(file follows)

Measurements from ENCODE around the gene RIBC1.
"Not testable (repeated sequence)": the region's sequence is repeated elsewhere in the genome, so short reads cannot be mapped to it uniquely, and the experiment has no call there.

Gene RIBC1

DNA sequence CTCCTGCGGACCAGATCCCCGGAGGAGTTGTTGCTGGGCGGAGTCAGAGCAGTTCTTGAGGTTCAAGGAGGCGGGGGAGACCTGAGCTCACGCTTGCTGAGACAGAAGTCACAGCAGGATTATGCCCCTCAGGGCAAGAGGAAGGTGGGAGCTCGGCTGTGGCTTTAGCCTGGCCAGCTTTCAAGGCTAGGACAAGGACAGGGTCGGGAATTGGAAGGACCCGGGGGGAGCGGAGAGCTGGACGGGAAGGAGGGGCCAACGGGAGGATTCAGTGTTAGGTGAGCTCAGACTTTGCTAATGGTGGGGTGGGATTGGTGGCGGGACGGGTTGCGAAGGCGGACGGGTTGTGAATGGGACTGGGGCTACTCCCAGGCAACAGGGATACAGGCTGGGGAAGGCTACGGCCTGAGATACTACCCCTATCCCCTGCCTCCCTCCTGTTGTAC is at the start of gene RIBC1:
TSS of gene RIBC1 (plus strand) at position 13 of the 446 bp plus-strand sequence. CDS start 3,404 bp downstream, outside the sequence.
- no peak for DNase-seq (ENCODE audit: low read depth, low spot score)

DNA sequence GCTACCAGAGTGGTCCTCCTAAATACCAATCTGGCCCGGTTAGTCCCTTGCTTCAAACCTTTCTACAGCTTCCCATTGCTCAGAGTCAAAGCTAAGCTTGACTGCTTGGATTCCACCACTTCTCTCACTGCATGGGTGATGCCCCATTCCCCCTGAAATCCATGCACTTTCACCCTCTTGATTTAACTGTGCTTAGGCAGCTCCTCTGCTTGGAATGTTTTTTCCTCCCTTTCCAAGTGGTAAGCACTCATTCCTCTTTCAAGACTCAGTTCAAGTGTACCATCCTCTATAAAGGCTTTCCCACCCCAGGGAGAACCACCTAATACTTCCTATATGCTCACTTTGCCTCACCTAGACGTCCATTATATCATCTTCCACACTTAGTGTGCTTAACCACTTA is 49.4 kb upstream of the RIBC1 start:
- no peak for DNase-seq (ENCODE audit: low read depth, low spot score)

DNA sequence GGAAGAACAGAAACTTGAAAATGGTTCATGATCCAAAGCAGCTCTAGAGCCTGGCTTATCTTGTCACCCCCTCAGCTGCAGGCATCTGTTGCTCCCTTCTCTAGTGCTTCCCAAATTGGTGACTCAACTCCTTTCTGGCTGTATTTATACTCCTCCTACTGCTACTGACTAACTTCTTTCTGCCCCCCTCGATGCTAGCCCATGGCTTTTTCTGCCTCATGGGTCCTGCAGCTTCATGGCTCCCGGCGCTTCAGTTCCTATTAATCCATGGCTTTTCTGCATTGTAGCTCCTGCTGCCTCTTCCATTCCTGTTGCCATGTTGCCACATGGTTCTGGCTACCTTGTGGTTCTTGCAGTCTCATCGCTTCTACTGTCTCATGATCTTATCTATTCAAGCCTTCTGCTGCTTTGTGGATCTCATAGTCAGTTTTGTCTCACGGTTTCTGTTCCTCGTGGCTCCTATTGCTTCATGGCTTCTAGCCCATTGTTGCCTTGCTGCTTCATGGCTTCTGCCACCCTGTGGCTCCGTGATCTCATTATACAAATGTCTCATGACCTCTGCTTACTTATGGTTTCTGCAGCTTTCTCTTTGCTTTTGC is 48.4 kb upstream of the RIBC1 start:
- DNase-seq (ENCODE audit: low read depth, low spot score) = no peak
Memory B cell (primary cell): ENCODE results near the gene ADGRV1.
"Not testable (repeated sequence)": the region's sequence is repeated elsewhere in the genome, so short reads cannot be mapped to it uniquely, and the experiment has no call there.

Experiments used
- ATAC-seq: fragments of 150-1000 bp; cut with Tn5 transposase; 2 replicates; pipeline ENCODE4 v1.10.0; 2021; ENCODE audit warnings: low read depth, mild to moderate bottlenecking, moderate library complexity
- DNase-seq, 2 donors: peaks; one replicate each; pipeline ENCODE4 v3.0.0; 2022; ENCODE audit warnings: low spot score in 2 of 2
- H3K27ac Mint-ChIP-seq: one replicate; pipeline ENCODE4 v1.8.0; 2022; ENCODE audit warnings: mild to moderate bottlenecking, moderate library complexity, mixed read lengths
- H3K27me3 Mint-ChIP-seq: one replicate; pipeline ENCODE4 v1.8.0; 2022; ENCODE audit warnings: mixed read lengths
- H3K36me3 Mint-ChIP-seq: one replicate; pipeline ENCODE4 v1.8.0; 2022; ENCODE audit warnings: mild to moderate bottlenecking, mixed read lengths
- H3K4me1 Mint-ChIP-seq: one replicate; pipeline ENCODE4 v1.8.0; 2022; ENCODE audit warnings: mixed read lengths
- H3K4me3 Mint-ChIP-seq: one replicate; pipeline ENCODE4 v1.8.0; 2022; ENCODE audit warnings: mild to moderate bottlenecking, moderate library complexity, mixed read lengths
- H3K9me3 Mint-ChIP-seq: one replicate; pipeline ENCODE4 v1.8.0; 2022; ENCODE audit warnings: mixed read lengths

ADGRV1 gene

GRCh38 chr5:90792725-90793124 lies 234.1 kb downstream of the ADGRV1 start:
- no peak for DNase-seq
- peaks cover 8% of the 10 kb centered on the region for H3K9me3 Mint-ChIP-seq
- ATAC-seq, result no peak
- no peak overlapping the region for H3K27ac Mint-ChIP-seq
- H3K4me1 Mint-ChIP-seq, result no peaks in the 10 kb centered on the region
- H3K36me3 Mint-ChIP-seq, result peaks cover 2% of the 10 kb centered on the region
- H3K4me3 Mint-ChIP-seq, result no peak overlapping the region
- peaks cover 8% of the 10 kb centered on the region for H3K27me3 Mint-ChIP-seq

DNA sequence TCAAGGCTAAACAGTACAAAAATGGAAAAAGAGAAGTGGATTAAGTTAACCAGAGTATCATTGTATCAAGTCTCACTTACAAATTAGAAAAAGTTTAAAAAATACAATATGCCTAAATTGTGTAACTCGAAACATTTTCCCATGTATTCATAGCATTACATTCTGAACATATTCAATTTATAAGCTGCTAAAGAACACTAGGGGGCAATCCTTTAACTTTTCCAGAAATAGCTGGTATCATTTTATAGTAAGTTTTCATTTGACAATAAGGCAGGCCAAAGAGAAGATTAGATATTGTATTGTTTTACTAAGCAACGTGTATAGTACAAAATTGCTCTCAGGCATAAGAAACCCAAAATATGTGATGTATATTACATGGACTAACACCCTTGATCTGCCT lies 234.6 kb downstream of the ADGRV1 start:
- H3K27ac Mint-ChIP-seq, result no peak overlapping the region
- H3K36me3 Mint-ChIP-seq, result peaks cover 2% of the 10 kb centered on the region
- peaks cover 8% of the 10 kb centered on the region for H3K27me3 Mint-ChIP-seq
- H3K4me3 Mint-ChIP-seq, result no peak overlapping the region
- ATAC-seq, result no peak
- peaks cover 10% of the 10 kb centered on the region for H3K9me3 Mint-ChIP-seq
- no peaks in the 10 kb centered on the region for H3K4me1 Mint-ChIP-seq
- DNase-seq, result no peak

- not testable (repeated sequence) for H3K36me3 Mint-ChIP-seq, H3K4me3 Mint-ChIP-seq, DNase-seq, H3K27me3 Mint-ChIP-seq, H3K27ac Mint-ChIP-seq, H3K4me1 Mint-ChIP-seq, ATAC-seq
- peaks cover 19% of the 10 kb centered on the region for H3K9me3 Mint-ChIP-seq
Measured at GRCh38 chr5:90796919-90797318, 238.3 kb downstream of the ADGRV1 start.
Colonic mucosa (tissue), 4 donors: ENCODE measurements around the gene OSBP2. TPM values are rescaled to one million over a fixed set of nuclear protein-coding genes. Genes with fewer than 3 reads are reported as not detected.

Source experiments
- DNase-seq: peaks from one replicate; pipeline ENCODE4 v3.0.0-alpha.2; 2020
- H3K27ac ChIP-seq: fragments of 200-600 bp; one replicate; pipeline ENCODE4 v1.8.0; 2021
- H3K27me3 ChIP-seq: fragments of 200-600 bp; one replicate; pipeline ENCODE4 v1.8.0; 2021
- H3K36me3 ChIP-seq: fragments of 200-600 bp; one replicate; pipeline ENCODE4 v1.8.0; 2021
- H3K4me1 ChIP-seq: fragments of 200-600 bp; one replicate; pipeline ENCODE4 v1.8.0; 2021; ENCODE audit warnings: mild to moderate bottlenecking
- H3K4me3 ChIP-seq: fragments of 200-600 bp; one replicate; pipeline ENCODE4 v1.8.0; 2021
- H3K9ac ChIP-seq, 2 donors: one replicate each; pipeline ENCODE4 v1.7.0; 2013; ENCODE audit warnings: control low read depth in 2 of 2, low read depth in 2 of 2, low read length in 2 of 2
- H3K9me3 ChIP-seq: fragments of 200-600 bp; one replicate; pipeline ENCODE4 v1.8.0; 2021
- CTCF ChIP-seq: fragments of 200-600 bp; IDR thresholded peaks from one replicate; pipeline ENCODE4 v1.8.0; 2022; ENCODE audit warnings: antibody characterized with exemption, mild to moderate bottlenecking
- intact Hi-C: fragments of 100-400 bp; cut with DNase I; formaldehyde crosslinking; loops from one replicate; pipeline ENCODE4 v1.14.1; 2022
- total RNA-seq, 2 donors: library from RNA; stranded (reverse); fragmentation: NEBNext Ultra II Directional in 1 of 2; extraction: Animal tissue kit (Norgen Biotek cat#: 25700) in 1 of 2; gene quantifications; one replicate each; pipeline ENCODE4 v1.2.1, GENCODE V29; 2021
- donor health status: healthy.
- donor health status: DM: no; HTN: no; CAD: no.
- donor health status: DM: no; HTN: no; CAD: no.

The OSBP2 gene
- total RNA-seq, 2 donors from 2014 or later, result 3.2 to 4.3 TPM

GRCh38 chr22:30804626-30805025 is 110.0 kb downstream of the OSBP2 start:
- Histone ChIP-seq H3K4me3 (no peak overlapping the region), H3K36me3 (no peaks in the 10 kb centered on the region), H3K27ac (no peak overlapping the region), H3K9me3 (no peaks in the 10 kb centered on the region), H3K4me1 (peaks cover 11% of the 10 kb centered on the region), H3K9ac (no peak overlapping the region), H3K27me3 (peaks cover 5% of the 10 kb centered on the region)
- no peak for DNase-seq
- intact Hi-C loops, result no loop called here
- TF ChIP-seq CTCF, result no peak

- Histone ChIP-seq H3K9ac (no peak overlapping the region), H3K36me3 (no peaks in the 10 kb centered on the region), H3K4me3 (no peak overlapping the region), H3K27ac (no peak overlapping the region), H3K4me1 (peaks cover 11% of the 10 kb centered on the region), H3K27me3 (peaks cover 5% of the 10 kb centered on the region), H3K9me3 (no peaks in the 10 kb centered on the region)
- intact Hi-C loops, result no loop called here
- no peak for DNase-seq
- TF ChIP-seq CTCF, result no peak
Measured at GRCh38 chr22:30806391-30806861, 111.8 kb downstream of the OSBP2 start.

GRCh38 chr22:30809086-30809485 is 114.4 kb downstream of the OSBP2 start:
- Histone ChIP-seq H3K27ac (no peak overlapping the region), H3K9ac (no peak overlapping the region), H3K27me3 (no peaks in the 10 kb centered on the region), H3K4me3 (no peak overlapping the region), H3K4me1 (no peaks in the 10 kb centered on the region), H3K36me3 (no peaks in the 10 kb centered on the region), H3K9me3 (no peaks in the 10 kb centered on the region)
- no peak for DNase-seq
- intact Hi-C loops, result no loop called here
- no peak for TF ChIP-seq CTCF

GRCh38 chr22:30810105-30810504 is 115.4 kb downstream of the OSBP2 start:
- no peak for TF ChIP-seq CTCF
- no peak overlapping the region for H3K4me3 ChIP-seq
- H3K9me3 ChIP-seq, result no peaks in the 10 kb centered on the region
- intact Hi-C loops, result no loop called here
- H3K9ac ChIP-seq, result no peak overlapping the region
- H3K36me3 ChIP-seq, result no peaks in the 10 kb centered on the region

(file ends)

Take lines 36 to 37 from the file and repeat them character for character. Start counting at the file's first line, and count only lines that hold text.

- H3K4me3 Mint-ChIP-seq, result no peak overlapping the region
- ATAC-seq, result no peak